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HOPPER MOUNTAIN NWRC: Project Leader Weitzel Moving On After 19 Years
California-Nevada Offices , December 21, 2010
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Marc Weitzel (right), early in his tenure as project leader, and a co-worker stand outside the entrance to the Hopper Mountain National Wildlife Refuge Complex office. (USFWS Photo)
Marc Weitzel (right), early in his tenure as project leader, and a co-worker stand outside the entrance to the Hopper Mountain National Wildlife Refuge Complex office. (USFWS Photo) - Photo Credit: n/a
Marc Weitzel (left) shakes hands with then-Secretary of the Interior Dirk Kempthorne. (USFWS Photo)
Marc Weitzel (left) shakes hands with then-Secretary of the Interior Dirk Kempthorne. (USFWS Photo) - Photo Credit: n/a

By Michael Woodbridge, Hopper Mountain NWR Complex

 

For many, New Years is a time for new beginnings.  For Marc Weitzel, his new beginning starts on January 3.  Weitzel has been the project leader for the Hopper Mountain National Wildlife Refuge Complex and California Condor Recovery Program in Ventura, Calif., since 1991.  On January 3, he leaves Hopper Mountain and the National Wildlife Refuge System to start a new job with the Department of the Interior’s International Technical Assistance Program (ITAP).

 

When Marc Weitzel arrived at the Hopper Mountain National Wildlife Refuge Complex as project leader 19 years ago, the complex consisted of the Hopper Mountain Refuge and a nascent California Condor Recovery Program.  During his tenure, Weitzel oversaw the addition of three more refuges to the complex:  Bitter Creek, Blue Ridge and Guadalupe-Nipomo Dunes.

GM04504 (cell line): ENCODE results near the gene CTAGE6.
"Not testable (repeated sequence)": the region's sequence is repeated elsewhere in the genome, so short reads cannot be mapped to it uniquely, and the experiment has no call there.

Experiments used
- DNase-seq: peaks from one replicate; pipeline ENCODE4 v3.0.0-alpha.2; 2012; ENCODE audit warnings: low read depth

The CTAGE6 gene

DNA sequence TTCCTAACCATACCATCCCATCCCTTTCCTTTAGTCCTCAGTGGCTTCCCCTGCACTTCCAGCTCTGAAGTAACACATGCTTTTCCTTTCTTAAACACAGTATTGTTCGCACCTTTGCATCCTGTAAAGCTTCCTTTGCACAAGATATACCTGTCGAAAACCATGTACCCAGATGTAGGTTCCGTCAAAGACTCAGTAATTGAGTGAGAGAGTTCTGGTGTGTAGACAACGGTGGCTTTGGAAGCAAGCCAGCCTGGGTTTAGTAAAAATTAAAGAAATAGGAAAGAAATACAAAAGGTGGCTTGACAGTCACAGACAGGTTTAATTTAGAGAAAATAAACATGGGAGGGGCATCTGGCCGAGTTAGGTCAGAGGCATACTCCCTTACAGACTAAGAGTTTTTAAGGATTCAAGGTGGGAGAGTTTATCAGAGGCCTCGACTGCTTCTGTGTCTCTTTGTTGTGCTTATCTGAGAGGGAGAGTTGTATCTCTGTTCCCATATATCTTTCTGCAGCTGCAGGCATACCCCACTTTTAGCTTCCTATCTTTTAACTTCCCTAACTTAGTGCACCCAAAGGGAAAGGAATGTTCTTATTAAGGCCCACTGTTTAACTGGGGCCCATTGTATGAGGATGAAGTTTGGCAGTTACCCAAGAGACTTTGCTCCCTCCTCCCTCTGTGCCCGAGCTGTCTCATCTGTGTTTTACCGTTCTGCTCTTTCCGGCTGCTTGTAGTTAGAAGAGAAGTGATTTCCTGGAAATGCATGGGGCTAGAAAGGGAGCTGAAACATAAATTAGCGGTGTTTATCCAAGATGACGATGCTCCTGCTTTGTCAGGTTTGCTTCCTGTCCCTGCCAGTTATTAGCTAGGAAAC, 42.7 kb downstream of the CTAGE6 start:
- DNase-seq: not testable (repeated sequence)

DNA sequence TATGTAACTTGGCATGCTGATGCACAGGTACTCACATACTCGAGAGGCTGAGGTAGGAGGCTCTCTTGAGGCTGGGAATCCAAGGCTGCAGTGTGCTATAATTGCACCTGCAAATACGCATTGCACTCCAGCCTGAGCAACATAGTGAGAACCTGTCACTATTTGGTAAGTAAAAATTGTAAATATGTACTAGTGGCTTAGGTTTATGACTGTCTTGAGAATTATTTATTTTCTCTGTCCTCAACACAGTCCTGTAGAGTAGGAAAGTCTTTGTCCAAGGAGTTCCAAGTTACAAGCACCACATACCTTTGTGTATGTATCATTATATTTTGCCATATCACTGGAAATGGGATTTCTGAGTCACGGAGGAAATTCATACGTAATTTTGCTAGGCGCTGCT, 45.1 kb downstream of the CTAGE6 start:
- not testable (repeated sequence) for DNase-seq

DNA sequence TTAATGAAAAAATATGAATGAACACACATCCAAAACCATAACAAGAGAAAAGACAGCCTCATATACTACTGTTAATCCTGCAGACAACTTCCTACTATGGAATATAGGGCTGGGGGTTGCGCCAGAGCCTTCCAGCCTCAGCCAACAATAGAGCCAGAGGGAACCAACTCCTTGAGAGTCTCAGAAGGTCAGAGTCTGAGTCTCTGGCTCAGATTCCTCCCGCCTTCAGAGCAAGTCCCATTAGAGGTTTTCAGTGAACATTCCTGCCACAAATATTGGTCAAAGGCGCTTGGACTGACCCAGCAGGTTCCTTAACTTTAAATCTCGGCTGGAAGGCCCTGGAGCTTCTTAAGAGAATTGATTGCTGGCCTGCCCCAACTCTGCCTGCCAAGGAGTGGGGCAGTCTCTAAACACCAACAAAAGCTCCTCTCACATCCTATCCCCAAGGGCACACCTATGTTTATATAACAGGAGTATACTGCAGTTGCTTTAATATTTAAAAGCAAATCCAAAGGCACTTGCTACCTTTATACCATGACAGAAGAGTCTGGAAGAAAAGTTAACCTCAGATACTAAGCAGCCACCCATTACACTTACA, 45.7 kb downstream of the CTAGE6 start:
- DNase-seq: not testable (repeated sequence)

In 1991, the Condor Recovery Program was focused on captive breeding efforts in the zoos.  There were no free flying condors in California.  It wasn’t until 1992 that condors were once again released to fly free in the skies of California.  During Weitzel’s tenure, the refuge complex took on overall Condor Recovery Program responsibility.  Previously, some program activities were under the U.S. Fish and Wildlife Service’s ecological services branch.  Today, the condor population has reached 380 birds and 190 of those are free flying in California, Arizona, Utah and Baja Mexico.

 

Performing his new role of senior advisor and project manager for the Department of the Interior's’s ITAP should be easy for Weitzel.  He’s been working on international programs as a collateral duty throughout his entire time serving as project leader.  In his new position, Weitzel will manage projects in Eurasia, Sub-Saharan Africa, Middle East, and Latin America, among others.

 

While the staff at the Hopper Mountain National Wildlife Refuge Complex is excited for Marc Weitzel’s new endeavor, he will be missed.


Contact Info: Michael Woodbridge, 916-978-4445, michael_woodbridge@fws.gov



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